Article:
So let's see how this works. At some point, let's say about here, I'm going to want these antennae to go behind his head. So with Transform Mode on, and selecting them inside the Camera view, not here, but inside the Camera view, hold down Alt and hold up the numeric key that's facing away from you until that thing disappears. And again, if you want to see what's happening here, open the Data view, open this flyer, and what we're doing is nudging this in Zed depth, that's here.
So now at .002, .001, .000. At the point at which is pops away, it'll just appear to be disappearing into the background, and you can make it go even further back, and this one. And that means because this value is tweening so the further back it goes, the quicker it'll pop off. So again, let me close that. Normally, I just eyeball this. We don't need to have that view open, I just wanted you to see where to find the numbers, and now here, you see, we have to set more keyframes for this, so I'm just selecting it there.
Push it back. Same here. Push it back. You'll never have to re-arrange a layer again. And at some point here, it'll pop forward. So, you might want to push it back a little further here. One, two, three, and the up arrow, the one that's facing away from you is pushing it further away in the depth. And as you can see, now that changes the time, the frame at which they pop onto the top layer, and again, very quickly now, they want to, you need to push this one into the background.
There we go. That was three clicks. I think I could give it three more. One, two, three. Lovely. And the same thing here. Actually, I can just Control C, Control V, and we should have an animation happen here, and none is happening, so, that's because I was copying these keyframe values onto here. So let's just select these, right click, and go Set Motion Keyframe, and then we have this happening again. Great.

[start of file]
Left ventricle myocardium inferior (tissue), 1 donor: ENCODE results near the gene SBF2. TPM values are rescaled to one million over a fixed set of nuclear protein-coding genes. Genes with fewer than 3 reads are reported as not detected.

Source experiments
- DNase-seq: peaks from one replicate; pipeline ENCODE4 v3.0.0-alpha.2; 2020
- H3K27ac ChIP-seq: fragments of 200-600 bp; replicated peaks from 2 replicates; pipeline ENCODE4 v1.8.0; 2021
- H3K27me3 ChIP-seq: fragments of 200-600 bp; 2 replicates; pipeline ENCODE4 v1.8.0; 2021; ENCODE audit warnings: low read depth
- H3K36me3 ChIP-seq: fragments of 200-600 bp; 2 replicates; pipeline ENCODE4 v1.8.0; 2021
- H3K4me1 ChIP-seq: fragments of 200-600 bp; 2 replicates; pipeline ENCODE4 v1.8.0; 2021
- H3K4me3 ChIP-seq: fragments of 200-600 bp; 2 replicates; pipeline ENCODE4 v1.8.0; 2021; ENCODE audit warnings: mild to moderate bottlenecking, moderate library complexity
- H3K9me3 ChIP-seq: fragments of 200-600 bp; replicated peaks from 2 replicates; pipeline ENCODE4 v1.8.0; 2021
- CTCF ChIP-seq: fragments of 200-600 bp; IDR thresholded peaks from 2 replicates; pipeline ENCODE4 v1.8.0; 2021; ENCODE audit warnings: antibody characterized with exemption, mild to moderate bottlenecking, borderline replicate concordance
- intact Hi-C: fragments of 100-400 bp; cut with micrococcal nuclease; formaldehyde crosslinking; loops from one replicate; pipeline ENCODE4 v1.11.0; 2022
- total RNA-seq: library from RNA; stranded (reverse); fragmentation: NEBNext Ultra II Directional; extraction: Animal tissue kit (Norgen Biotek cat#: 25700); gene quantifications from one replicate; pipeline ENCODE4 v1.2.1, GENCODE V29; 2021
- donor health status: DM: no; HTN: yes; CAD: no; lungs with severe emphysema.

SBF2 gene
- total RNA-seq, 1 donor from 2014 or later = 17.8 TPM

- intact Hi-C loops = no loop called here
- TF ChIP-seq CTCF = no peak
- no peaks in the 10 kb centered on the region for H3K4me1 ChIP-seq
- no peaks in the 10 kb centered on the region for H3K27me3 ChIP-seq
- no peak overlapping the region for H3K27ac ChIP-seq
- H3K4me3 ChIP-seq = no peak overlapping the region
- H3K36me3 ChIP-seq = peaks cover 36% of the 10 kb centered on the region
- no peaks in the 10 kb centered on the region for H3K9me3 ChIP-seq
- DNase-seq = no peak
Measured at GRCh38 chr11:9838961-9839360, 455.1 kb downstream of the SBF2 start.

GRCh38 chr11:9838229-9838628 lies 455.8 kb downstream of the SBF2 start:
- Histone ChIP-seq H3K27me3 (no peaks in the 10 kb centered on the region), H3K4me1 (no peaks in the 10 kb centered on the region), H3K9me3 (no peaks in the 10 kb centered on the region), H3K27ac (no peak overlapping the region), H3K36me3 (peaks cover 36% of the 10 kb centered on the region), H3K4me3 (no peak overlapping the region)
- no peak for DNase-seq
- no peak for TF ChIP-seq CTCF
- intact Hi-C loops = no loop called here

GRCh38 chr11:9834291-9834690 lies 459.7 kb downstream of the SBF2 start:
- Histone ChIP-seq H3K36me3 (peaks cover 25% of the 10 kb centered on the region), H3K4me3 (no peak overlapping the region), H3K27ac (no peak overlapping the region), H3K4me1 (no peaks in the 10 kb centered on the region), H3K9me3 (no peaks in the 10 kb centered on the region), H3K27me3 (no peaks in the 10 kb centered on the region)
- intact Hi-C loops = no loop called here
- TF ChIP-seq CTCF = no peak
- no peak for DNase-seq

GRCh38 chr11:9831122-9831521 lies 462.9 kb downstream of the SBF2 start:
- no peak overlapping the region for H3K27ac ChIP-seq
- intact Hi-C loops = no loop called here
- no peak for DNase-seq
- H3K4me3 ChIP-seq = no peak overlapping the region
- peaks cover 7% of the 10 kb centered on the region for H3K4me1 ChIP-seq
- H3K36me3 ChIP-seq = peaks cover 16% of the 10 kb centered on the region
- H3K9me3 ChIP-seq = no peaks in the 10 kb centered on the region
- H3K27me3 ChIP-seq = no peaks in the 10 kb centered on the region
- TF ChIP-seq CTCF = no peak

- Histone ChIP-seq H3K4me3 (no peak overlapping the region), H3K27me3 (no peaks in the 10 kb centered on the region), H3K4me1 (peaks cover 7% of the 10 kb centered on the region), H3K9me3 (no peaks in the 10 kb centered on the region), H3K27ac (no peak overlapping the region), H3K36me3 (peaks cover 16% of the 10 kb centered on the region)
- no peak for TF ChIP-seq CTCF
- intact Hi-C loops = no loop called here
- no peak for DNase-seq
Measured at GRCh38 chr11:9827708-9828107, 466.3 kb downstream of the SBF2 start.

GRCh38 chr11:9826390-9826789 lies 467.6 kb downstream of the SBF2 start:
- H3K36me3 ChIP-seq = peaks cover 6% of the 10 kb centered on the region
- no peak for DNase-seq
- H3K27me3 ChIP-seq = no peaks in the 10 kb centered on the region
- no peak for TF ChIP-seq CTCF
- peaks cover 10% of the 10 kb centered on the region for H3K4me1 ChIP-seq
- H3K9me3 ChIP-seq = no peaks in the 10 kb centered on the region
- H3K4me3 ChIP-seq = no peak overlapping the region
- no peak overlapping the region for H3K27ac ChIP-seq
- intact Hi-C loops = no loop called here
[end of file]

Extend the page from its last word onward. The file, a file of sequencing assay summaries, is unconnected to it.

And, I think we want to keep this antennae on the lower level, so I'm just using that same Zed nudging again, and there we have it. So as you can see, that's a fairly sophisticated effect, and the relative complexity of the learning curve of Toon Boom now begins to pay off because that is so much easier than having to transfer layers all over the place, and in fact, we can do the same thing with this hand here. This entire arm area can go behind. One, two, three, just on that frame.
So, I might even want to set a keyframe on this one. Let's just nudge the whole thing back. And we can probably nudge it again a little bit here. I have to select that in the field. There we go. So we can reach the hand behind his back, and then pop it back out. You can have this pop out happen at any point you like just by changing that Zed depth value, and there we have it.
So, such a simple, little process to add such a extra amount of vitality and dimension to the scene.
Note: Dermot uses Toon Boom Animate to demonstrate these techniques, but Toon Boom Harmony and Toon Boom Animate Pro users will also benefit from the training.
- Creating scenes
- Drawing and transforming objects
- Applying color and ink
- Drawing keys and breakdowns
- Easing in and out
- Nudging in 3D space
- Rigging a character
- Animating with forward and inverse kinematics
- Morph-tweening characters
- Animating cameras
- Performing automatic lip syncs
- Exporting movies and images